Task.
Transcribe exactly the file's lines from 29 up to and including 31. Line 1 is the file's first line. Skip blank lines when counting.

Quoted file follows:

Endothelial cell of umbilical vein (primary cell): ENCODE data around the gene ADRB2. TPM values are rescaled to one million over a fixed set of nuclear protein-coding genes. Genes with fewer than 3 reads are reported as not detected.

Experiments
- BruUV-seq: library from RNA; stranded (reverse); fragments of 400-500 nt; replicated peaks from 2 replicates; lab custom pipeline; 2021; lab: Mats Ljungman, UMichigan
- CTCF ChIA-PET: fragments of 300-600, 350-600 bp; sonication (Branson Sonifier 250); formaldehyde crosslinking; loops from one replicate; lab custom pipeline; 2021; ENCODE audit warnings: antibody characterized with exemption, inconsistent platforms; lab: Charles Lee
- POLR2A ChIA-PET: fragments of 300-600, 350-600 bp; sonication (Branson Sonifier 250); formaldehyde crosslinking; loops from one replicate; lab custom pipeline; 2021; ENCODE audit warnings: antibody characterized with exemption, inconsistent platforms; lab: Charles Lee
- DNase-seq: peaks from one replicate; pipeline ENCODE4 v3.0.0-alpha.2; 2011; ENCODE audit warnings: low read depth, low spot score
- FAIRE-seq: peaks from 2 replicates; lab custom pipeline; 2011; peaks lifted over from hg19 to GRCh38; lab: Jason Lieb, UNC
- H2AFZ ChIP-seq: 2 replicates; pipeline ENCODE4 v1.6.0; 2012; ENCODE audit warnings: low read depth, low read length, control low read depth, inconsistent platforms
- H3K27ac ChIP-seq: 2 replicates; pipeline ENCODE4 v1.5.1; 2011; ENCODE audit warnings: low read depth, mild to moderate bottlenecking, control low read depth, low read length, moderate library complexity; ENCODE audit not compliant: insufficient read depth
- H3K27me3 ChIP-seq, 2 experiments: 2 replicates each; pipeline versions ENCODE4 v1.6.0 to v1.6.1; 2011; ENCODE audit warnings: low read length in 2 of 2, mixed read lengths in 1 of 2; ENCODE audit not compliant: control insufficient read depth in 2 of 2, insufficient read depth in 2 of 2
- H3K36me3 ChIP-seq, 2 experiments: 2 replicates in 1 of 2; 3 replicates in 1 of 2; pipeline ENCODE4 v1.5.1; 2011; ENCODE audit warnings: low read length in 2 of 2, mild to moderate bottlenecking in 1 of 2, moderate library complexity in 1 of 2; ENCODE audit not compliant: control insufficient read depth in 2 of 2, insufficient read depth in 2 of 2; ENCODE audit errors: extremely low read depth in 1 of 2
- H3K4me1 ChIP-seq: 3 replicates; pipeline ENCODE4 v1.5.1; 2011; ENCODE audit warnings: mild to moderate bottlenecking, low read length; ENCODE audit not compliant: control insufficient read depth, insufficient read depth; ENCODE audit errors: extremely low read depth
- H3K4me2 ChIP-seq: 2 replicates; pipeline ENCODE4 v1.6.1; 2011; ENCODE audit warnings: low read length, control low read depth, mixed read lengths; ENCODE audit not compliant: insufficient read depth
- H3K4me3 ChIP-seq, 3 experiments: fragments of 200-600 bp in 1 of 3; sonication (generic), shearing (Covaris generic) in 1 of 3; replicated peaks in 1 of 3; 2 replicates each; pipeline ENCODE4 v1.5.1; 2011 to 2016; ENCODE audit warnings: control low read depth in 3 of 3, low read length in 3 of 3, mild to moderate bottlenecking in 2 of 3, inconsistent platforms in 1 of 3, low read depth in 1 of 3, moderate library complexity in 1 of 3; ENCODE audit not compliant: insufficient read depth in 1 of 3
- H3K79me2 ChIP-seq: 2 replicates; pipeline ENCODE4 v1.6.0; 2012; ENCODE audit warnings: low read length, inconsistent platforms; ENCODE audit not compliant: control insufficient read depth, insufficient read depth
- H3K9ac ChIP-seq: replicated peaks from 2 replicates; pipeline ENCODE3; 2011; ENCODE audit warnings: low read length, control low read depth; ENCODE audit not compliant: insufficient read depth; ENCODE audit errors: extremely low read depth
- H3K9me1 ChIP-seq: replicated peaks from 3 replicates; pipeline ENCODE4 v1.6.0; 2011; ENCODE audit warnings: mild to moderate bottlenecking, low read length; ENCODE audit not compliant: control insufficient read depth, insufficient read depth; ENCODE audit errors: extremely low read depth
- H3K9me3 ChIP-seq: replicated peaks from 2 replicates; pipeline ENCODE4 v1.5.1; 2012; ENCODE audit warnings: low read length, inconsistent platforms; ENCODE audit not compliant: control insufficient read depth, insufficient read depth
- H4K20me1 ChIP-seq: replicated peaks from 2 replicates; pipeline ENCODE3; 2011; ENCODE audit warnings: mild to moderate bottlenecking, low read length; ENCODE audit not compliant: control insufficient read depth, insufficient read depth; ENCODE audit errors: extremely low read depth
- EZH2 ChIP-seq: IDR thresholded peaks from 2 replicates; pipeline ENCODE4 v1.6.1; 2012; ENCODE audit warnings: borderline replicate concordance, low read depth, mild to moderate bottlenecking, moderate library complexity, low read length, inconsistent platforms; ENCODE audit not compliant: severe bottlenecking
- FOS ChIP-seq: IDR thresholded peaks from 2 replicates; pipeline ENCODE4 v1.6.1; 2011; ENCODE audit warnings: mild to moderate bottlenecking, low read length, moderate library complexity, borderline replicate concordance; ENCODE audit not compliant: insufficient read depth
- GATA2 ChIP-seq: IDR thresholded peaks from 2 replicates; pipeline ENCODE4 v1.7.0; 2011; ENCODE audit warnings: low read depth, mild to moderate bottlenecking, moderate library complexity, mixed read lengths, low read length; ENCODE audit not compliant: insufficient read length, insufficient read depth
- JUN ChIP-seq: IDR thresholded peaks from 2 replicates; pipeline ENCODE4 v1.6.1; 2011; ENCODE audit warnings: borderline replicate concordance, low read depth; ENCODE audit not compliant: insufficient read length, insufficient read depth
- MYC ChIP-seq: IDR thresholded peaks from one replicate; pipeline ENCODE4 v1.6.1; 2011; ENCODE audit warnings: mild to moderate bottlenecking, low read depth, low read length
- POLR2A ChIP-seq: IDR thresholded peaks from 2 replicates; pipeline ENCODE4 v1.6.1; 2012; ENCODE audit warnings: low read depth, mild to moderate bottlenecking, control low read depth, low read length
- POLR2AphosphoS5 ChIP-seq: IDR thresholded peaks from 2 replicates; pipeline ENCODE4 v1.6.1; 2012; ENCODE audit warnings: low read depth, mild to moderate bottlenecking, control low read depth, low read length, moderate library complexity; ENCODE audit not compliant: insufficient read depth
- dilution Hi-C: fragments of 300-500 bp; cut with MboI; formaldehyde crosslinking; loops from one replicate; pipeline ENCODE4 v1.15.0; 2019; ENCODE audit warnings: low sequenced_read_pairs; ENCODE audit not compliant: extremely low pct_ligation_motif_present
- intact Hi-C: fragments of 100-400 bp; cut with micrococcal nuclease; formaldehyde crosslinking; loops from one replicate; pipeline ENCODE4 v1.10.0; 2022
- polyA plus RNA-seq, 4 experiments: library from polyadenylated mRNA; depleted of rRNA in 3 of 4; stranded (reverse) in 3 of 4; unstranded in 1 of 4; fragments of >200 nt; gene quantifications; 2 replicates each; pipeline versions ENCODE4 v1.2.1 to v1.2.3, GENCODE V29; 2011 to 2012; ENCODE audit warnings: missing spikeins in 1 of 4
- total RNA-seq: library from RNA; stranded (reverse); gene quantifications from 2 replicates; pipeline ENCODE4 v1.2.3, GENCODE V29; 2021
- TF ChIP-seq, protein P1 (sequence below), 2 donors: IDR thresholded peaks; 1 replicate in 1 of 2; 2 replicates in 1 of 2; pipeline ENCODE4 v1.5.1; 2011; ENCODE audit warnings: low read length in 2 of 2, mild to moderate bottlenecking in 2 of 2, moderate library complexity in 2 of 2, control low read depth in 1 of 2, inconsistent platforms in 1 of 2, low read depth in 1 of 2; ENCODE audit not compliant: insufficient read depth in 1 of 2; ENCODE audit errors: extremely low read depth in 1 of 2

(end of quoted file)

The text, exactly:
- polyA plus RNA-seq, 4 experiments: library from polyadenylated mRNA; depleted of rRNA in 3 of 4; stranded (reverse) in 3 of 4; unstranded in 1 of 4; fragments of >200 nt; gene quantifications; 2 replicates each; pipeline versions ENCODE4 v1.2.1 to v1.2.3, GENCODE V29; 2011 to 2012; ENCODE audit warnings: missing spikeins in 1 of 4
- total RNA-seq: library from RNA; stranded (reverse); gene quantifications from 2 replicates; pipeline ENCODE4 v1.2.3, GENCODE V29; 2021
- TF ChIP-seq, protein P1 (sequence below), 2 donors: IDR thresholded peaks; 1 replicate in 1 of 2; 2 replicates in 1 of 2; pipeline ENCODE4 v1.5.1; 2011; ENCODE audit warnings: low read length in 2 of 2, mild to moderate bottlenecking in 2 of 2, moderate library complexity in 2 of 2, control low read depth in 1 of 2, inconsistent platforms in 1 of 2, low read depth in 1 of 2; ENCODE audit not compliant: insufficient read depth in 1 of 2; ENCODE audit errors: extremely low read depth in 1 of 2